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Home > Crew Matters > The International Certificate For Operator of Pleasure Craft (ICC)

The International Certificate For Operator of Pleasure Craft (ICC)

The ICC is in common use throughout Mediterranean and we’ve been asked many times if Brexit (oh, how I’ve grown to dislike that term) will have any adverse effect on acceptance of the licence. It shouldn’t do! Read on.

The ICC itself is a product of the United Nations, not the European Union which is a common misconception, although it is the UN economic commission for European Inland Water committee (UN ECE IWC). Resolution 40 states that the ICC may be issued by a government of one state to its nationals and residents who may be on the waters of a foreign state, on condition that both countries governments accept the requirements and conditions that are set out in the resolution.

In ordinary speak, an ICC is a certificate that may be issued to anyone who has either successfully completed certain boating licences or has passed an examination to prove necessary competence for pleasure craft operation.

Worth of note is that the ICC is the only boating licence approved by the United Nations as a legitimate recreational sailing licence. I stress again, this is United Nations not European Union, (Spain joined the UN in December 1955 at the same time as Italy; UK and France both joined in October 1945 … the EU wasn’t formed until 1993), so even if the United Kingdom does eventually make a decision to leave the EU it will not leave the UN and the ICC is a UN certificate.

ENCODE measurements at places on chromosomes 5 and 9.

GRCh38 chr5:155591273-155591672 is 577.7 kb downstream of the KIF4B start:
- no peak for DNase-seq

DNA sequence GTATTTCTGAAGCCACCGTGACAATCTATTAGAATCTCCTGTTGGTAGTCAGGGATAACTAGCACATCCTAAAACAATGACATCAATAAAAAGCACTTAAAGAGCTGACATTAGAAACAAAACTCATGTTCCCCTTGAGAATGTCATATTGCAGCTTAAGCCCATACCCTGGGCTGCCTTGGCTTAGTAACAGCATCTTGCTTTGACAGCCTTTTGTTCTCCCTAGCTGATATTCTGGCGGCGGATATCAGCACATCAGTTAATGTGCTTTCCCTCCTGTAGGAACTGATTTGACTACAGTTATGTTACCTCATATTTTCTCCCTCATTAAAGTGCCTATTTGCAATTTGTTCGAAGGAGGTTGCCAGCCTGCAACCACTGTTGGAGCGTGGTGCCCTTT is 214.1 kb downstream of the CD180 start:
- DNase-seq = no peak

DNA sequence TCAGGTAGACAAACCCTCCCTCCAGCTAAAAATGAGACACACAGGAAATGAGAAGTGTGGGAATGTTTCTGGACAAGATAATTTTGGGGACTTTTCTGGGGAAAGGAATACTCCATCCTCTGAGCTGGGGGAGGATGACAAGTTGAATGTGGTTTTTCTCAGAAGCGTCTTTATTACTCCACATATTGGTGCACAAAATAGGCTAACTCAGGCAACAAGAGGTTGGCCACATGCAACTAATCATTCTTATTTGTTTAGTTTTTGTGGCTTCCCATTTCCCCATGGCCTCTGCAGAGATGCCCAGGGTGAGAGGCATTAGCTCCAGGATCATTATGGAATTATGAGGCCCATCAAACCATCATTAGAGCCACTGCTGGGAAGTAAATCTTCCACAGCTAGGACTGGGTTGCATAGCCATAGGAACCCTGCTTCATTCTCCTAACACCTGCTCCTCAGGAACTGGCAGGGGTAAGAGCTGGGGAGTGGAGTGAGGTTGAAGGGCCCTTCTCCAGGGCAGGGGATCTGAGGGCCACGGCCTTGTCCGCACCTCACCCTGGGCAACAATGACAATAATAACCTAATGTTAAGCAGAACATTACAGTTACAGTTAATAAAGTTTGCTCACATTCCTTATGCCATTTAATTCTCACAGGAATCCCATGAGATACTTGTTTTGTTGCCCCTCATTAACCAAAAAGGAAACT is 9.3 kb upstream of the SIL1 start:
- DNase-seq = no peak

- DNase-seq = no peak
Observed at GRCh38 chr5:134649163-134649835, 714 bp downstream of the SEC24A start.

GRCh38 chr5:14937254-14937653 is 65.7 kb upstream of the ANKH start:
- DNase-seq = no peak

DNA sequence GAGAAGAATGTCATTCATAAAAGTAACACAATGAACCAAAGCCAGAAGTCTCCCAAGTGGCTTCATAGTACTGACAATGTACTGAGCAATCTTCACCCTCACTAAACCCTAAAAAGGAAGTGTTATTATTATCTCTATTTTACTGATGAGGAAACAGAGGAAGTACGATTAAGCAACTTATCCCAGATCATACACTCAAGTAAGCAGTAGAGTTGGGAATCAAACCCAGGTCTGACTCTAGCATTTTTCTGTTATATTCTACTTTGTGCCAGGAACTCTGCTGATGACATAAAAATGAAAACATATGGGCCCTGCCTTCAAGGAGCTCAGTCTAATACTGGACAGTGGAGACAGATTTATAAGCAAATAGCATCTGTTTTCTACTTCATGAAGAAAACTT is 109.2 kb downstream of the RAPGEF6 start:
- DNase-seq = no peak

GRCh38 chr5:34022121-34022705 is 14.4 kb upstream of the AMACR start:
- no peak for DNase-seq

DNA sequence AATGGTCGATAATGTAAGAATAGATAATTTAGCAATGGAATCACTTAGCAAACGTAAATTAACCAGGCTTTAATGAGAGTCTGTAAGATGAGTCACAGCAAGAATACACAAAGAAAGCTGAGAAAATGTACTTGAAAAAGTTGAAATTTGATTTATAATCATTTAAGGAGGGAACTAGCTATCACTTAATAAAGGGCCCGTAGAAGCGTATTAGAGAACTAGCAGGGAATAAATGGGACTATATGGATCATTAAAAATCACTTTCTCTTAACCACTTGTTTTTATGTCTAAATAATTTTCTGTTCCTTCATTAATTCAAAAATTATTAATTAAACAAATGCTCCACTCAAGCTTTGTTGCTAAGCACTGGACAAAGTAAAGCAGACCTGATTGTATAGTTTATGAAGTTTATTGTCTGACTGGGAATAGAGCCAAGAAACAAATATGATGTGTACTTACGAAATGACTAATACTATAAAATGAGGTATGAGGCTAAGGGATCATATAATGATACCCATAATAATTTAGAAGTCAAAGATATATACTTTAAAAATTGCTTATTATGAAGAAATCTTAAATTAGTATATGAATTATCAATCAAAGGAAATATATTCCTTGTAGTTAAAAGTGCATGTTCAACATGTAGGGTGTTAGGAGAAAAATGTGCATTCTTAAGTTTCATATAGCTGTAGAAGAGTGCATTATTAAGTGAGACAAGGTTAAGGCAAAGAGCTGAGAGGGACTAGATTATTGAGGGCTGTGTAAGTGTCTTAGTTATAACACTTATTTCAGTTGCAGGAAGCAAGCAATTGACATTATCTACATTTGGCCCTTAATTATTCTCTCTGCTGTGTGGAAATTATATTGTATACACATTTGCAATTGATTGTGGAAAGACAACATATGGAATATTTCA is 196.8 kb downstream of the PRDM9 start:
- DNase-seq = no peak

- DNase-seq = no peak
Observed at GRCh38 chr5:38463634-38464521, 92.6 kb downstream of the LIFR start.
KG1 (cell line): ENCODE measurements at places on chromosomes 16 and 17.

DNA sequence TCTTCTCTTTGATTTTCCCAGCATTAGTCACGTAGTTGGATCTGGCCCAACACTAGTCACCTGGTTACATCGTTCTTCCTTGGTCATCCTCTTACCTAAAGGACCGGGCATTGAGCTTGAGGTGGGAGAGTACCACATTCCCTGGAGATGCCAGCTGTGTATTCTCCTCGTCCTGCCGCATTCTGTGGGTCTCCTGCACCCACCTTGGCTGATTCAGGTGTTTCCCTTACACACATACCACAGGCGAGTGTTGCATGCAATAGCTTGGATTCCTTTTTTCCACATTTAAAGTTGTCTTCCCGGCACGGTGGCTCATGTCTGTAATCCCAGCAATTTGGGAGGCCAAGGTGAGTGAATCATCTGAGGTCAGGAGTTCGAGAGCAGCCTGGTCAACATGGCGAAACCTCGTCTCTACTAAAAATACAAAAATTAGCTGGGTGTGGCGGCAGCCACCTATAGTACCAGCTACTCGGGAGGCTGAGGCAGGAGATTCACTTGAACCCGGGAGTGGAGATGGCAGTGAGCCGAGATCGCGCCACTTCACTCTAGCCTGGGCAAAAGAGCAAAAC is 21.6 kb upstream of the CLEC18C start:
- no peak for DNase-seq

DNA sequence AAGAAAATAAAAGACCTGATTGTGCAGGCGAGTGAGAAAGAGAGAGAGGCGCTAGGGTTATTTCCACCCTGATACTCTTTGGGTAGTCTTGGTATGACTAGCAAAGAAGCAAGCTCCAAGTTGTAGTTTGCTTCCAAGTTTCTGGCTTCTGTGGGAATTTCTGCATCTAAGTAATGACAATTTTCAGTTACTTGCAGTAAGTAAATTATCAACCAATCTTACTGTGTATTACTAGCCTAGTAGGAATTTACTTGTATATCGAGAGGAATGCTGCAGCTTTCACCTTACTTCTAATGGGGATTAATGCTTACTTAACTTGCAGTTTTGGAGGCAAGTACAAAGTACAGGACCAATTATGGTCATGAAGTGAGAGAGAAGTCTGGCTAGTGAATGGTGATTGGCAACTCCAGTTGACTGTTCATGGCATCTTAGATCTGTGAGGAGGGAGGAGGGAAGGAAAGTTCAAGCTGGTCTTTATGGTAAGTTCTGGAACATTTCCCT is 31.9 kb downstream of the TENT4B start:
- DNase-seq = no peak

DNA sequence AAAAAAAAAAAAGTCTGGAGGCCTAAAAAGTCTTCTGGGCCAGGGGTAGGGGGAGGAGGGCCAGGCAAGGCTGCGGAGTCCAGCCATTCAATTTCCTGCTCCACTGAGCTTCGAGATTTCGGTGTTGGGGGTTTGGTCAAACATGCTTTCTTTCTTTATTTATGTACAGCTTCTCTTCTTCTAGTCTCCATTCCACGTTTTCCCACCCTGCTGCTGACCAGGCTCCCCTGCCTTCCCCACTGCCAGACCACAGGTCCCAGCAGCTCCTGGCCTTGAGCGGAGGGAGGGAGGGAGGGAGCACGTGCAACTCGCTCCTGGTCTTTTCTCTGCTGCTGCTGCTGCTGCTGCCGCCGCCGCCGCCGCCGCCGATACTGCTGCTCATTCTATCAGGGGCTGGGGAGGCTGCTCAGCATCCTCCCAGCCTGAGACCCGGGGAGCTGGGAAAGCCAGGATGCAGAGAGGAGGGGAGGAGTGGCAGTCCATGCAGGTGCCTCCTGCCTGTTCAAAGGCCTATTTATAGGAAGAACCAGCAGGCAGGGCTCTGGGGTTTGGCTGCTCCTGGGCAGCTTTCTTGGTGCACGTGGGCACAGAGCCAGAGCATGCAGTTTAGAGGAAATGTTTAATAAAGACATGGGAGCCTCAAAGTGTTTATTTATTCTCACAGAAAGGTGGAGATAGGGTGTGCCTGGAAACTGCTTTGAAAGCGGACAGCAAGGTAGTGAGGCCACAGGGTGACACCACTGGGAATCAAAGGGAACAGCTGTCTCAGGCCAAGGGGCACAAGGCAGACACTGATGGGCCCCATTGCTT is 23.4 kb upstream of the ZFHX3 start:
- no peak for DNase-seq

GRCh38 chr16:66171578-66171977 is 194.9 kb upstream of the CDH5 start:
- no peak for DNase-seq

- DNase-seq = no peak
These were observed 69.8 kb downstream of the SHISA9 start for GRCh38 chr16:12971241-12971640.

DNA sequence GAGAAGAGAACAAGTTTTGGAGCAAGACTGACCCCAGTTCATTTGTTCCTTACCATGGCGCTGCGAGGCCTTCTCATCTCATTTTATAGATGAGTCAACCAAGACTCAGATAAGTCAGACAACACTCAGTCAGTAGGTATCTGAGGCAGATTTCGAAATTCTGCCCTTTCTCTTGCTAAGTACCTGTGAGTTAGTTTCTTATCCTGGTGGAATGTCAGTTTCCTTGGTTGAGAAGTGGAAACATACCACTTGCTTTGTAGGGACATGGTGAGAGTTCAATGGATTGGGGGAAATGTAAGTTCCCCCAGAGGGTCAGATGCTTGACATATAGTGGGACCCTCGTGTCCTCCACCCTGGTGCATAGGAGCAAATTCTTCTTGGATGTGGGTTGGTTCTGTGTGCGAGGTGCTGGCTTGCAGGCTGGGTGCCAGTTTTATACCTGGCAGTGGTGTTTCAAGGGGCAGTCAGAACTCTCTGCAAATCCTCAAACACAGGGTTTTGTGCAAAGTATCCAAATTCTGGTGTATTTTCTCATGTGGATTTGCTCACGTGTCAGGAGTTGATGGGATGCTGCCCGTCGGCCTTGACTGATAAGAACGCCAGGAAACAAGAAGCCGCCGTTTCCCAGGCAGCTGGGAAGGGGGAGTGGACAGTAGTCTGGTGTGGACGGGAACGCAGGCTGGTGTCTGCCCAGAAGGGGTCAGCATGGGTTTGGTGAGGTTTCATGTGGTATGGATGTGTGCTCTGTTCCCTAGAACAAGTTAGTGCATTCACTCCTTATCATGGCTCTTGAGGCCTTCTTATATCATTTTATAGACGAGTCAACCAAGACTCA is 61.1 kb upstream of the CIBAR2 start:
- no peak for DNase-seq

The United Kingdom government appointed the Royal Yachting Association (RYA) to issue certificates on its behalf, and the certificate itself provides documentary assurance, from one government to another, that the holder meets the levels of competence that were set in Resolution 40. It is the professional opinion of the UNECE IWC “that the standards set out in Resolution 40 provide a reasonable and appropriate level of competence for day sailing with due regard to the safety of navigation and crew and the protection of the environment”.

Interestingly Spain has not adopted Resolution 40 but widely accept the ICC, and the ICC is clearly stated in Real Decreto 875/2014 (Agencia Estatal Boletín Oficial del Estado). If you are worried about your ICC being valid after Brexit, we have received assurances, albeit not in writing, that the acceptance of the ICC will continue as is.

The ICC can be endorsed for ‘power up to 10m’, ‘personal watercraft’, ‘power’ and/or ‘sail’. Completion of the CEVNI course online will add the ‘inland’ endorsement.

 

Please direct your enquires to training@aiguaseaschool.com

Aigua Sea School, Carrer d’Espartero 8. 07014 Palma

Tel 871 230 373